1. Explain how the information and materials used in seminar have been integrated into the design of the unit and the structure/content of the lesson plans. Provide a copy of the unit and lesson plans to seminar participants. Construct a website to do the above.
2. Assess how your work in class changed how and what you plan to teach in relation to the subject area.
Please note: If any special accommodations are needed to complete the requirements of this course, please come see me at the beginning of the semester. No make-ups or incompletes will be given without medical documentation.
Absences: Multiple absences from the class meetings will be noted and will affect a student’s participation grade.
Deadlines: Assignments must be emailed to the instructor no later than the beginning of class on the day they are due, or at some other specified time established by the professor. It is important to be technologically savvy in today’s world. Much of our communication occurs through email, including the sharing of documents and other work product. Late papers will not be accepted for any reason without prior arrangement. This includes technology problems. You’re responsible for attaching your work correctly and sending it in on time.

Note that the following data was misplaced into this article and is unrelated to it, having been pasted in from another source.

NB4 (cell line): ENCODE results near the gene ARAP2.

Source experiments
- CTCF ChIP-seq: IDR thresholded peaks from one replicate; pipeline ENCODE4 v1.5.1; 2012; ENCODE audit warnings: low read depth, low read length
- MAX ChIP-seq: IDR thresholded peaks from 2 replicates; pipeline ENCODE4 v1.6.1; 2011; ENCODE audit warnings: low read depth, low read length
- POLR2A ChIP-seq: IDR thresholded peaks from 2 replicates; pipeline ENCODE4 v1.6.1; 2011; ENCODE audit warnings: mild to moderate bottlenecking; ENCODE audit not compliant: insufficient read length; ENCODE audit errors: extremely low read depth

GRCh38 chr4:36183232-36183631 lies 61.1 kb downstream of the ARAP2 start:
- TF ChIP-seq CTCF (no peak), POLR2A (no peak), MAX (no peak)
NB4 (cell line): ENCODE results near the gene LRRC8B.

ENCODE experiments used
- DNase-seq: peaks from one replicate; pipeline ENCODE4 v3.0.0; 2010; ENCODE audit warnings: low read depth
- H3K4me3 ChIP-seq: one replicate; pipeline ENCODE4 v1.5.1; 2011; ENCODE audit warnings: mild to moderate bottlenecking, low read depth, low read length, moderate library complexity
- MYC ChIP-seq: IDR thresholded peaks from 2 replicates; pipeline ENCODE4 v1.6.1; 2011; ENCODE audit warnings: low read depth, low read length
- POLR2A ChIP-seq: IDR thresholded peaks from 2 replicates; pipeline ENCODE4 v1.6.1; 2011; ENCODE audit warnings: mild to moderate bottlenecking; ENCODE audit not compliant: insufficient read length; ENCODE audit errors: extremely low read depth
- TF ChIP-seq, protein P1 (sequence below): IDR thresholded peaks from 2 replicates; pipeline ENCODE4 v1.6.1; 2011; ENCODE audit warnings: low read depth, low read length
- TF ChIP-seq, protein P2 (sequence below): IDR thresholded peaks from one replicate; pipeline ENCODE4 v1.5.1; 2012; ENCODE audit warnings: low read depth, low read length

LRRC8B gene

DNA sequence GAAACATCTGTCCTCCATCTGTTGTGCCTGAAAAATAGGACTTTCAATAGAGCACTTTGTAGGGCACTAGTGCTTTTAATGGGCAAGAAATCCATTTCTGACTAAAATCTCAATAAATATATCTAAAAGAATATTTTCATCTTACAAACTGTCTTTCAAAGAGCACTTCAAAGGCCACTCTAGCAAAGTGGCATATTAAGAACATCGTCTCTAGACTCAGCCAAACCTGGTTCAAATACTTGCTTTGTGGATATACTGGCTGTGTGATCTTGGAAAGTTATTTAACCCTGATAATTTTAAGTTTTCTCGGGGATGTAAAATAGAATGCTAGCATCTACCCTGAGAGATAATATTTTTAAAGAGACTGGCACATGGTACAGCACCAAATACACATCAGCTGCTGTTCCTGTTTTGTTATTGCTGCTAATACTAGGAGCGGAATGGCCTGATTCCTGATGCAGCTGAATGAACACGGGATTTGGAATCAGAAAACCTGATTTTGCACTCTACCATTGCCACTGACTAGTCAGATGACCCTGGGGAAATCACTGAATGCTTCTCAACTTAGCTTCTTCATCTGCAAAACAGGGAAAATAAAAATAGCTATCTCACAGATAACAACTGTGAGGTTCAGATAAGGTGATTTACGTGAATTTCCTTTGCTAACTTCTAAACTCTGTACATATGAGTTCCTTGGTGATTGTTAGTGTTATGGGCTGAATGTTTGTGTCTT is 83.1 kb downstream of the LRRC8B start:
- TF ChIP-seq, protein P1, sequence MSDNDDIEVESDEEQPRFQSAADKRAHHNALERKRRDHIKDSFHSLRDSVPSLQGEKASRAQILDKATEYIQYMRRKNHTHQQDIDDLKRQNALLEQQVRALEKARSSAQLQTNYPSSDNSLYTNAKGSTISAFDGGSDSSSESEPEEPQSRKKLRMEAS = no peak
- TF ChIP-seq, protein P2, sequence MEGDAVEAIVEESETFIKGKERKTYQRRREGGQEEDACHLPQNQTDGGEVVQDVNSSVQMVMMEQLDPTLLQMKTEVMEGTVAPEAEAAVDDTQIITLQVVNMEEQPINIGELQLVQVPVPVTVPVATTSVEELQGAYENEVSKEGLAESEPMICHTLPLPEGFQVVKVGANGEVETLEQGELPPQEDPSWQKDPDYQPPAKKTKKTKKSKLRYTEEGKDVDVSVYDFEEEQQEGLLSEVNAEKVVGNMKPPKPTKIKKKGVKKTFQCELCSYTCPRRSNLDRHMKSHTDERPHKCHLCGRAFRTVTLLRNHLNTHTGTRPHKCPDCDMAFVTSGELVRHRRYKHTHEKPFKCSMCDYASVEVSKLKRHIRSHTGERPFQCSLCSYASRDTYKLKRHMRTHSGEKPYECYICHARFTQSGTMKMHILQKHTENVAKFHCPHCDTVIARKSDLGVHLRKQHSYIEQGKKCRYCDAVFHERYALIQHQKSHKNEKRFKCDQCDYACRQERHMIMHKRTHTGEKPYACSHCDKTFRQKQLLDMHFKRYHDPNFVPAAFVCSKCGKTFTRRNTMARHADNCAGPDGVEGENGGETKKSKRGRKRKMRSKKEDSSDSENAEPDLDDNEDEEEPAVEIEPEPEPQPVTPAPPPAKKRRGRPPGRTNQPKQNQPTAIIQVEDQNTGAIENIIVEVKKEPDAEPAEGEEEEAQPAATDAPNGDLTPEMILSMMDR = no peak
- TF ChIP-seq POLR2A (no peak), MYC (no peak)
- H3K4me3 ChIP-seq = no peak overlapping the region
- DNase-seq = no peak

Academic honesty. There is a UTK Academic Code of Conduct that defines and recommends sanctions against plagiarism. Familiarize yourself with it. The complete policy may be found here and here. Just follow the links on those pages. Any level of academic dishonest (such as cheating or plagiarizing) will result at minimum in the student failing the assignment, but can also include expulsion from the course and actions filed with Student Judicial Affairs.